I would say it’s not the perfect thing to be influenced by someone. Sometimes you should really go on your own path.
Spaceoneers: How did you stay motivated to overcome these challenges?
Krzysztof: There’s more challenges than motivation, I’d say. The problem is sometimes that these projects are kind of a linear thing. Once you get inside you’re really excited in the beginning, and it’s really nice sometimes. Sooner or later or later you start having problems
If you’re in a group of people with different competences, you can keep your motivation by inspiring yourself and say to each other ‘you’re doing great work, so let’s continue’. This problem can be overcome if we work together.
Spaceoneers: How did you get investors behind your idea?
Krzysztof: The investors came later. First of all we had proven that what we do is sustainable on an economic level, which meant we started generating profits. Of course, it’s still not so much that we could work completely in our company but it started to be interesting. At the same time we started having good contacts in investor circles. That worked well. They could see we have PhDs and that we have competences on the technical level. “So why not invest in us?” And that’s how it happened.
Spaceoneers: What technologies and trends, do you think, will drive the biggest changes in your industry over the next two years?
Krzysztof: For sure, Galileo and GNSS, which is satellite navigation because they are being introduced. In a few years we will have several different satellite navigation constellations. All of them are offering some different level of quality of data. Also, other things but Galileo will be for civilian nature. We will have several unique features that will be quite interesting from the commercial perspective. And that’s what might be interesting to us. There are some reports say that in Europe over the next new years there will be over 100,000 places of work just related to satellite navigation and applications, so how to use satellite data in daily life on something that may be sometimes funny and it is utilising satellite navigation.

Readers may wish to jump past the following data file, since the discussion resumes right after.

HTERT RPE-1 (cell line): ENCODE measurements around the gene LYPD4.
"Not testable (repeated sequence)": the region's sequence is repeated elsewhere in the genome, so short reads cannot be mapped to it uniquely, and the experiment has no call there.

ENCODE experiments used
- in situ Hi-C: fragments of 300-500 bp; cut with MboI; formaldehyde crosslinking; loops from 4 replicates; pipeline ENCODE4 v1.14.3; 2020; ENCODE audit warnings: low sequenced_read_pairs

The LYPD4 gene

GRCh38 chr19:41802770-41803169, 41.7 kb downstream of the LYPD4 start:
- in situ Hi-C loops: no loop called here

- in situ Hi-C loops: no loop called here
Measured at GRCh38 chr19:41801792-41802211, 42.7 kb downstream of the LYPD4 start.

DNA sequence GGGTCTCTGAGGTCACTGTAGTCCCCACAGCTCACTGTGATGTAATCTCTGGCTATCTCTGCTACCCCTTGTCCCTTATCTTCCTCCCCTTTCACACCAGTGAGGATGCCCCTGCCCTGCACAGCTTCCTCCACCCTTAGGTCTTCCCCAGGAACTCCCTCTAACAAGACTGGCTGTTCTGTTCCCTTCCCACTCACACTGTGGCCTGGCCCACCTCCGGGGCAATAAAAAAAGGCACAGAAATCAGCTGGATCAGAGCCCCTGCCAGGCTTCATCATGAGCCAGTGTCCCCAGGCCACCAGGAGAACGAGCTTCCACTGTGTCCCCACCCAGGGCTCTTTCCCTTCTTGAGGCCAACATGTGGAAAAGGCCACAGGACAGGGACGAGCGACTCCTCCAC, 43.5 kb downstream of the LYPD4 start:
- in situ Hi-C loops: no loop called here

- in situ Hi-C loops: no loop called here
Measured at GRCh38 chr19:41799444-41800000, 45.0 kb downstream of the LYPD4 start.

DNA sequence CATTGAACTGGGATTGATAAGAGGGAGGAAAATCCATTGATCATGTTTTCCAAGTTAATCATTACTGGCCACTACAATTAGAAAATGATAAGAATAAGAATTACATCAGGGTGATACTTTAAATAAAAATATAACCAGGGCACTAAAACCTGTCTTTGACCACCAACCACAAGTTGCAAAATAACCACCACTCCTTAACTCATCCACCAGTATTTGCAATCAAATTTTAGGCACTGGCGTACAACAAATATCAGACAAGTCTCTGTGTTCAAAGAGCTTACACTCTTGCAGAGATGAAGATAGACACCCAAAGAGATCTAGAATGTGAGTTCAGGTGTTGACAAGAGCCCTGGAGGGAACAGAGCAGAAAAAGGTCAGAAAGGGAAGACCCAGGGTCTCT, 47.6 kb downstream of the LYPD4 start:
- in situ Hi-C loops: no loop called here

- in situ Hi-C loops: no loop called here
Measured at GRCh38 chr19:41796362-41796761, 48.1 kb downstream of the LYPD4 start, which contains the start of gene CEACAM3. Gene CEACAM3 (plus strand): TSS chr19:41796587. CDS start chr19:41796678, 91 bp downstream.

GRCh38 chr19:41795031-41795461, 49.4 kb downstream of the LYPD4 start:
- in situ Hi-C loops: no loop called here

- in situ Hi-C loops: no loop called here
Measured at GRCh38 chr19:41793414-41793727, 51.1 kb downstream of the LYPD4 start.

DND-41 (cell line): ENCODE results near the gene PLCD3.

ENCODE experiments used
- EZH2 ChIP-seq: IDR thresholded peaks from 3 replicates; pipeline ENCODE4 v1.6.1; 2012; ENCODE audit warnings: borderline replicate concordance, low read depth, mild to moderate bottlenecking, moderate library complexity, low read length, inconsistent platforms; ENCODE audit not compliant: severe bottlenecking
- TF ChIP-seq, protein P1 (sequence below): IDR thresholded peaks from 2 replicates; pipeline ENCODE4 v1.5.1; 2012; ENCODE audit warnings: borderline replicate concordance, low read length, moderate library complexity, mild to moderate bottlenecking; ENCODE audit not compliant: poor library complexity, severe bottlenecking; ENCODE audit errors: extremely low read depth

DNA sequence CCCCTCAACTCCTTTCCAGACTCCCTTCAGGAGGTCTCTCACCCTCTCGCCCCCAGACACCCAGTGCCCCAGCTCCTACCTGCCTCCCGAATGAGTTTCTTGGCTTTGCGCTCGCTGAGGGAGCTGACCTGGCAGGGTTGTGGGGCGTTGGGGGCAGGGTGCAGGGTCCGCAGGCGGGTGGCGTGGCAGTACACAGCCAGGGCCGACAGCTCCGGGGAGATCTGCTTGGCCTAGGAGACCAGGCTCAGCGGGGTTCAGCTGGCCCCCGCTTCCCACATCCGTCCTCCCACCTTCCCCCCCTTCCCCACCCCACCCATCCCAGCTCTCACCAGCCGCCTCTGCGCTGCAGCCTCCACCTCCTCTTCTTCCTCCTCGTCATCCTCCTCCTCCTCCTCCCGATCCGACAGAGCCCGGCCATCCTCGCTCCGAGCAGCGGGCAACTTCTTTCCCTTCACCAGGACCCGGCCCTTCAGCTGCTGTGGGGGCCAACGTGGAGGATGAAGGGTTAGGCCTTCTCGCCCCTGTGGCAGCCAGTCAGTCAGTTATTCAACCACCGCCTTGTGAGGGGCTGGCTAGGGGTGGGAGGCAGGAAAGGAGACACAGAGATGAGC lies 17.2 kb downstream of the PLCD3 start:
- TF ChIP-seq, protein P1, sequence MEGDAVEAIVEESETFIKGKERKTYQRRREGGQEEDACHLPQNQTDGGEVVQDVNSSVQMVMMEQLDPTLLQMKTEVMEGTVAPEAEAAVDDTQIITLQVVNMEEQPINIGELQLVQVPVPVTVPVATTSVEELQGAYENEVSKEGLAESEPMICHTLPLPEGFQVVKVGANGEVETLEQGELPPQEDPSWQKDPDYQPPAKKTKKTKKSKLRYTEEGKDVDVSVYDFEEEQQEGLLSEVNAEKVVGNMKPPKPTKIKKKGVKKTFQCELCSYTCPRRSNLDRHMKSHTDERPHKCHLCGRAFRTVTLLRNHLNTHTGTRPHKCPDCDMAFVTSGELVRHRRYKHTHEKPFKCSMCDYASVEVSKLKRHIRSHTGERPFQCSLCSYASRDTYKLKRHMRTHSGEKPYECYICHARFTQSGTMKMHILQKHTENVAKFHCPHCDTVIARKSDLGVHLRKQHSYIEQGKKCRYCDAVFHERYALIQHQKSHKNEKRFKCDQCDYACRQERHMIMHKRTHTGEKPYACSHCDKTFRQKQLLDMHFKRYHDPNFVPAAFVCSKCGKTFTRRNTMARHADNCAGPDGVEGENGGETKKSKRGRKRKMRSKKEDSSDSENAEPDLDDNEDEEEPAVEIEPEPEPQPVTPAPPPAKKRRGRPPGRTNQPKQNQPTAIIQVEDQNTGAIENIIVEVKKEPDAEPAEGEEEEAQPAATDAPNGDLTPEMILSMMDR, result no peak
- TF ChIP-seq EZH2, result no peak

Spaceoneers: What important advice would you give to others who are interested in starting their own space start-up?
Krzysztof: Disrupt space, that’s my answer. Seriously, try to find people that who might be interesting and try to develop your idea. See if that idea does not already exist because usually it exists. Try to receive some feedback, some criticism and see what is going on. And then if something that isn’t working, try to transform it to something that might work. That transformation might be the most important part of developing your project because you learn much, much more than just sticking to one potential idea, which might be very difficult to achieve.
Spaceoneers: What makes you a spaceoneer?
Krzysztof: I, personally, don’t think I’m such a person. Simply, the space sector has developed so rapidly and so extensively, that now is the time for the commerce. So, I wouldn’t call myself a pioneer. I’m simply a regular businessman simply using more advanced data from satellites. It’s a different age.